ST/PCV replacing 30 lost trees

Workers plant a tree on Friday morning in Stuyvesant Town, as part of a project to bring one tree to the property per day in June. (Photo by Sabina Mollot)

Workers plant a tree on Friday morning in Stuyvesant Town, as part of a project to bring one tree to the property per day in June. (Photo by Sabina Mollot)

By Sabina Mollot

Throughout the month of June, 30 new trees will arrive in Stuyvesant Town and Peter Cooper Village.

The “30 Trees in 30 Days” program began on the first of the month, with a new tree being planted each day.

In an official statement, StuyTown Property Services, Blackstone’s management company, said the new arrivals are replacing a significant number of trees on the property that have been lost due to old age, attrition and extreme weather conditions.

Chuck Hartsell, director of landscape and horticulture, mentioned that a major factor was the difficulties of being in an urban environment, as he passed some trees in the complex that he noted were on the decline.

Therefore, types of trees known to do well in the city have been picked as replacements.

“We have studied what trees thrive in an urban environment and have developed best practices for sustaining trees on property,” management said in an official notice about the tree planting.

The types and sizes of the trees will vary. One installed already in front of 515 East 14th Street, a pink dogwood, is just seven feet, while another tree, installed on Friday in front of 451 East 14th Street, is one of the larger ones at 17 feet.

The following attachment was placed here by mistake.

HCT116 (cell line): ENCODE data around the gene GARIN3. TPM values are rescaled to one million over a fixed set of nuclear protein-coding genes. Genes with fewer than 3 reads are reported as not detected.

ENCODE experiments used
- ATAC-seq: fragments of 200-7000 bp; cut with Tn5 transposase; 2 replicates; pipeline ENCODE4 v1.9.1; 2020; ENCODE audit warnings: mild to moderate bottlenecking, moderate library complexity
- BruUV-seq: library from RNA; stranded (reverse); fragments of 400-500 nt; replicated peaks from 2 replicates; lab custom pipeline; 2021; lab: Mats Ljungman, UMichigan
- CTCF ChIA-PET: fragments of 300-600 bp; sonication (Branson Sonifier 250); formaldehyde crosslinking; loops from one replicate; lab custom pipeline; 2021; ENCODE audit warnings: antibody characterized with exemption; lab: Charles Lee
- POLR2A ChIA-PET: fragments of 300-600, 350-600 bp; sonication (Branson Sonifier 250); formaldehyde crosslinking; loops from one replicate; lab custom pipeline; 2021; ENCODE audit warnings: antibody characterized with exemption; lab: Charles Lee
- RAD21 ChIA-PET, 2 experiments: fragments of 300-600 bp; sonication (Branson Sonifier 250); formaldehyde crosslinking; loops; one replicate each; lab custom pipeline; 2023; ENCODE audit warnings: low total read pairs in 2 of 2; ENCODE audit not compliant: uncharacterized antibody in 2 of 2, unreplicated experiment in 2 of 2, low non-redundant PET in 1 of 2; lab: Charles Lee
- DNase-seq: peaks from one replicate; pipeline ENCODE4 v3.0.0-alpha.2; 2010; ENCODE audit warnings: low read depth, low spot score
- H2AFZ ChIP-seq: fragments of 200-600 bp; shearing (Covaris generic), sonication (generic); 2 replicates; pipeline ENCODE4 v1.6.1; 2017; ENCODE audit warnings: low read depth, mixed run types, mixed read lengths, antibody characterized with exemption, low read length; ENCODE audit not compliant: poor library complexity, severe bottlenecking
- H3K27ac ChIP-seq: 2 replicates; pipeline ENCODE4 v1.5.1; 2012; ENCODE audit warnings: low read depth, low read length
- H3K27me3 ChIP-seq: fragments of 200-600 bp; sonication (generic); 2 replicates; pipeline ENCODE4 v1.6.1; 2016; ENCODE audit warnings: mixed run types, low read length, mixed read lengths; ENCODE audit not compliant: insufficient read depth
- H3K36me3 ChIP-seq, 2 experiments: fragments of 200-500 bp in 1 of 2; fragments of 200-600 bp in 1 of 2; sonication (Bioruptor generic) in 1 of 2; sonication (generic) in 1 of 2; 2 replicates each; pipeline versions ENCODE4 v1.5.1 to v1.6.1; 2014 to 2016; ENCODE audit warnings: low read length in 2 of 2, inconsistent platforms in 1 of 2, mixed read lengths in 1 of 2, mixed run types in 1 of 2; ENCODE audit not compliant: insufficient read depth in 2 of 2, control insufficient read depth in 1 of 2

Once the trees mature, they’ll have an average height of 40-50 feet.

“First Avenue will have city-approved street tree varieties that have high canopies so as not to interfere with pedestrians,” management said.

“For the interior of the property, we will be planting (among many others) European Hornbeams, a tough tree with a wonderful column-like shape. Tupelos were also selected as one of our preferred species as they offer gorgeous fall foliage and will enhance the ambience during autumn.”

Hartsell said that some of the trees will be oaks, which are acorn bearing trees. However, those trees don’t produce acorns until they’re 20-30 years old.

In related news, a recent initiative to make the grounds more dog-friendly as well as more dog-proof has been met with some success, Hartsell said.

Residents, he explained, have been mostly respectful of fences aimed at keeping dogs out of certain green areas and in instances where this hasn’t been the case, mulched areas a few inches deep that have been placed around some trees have given them some protection from dog waste.


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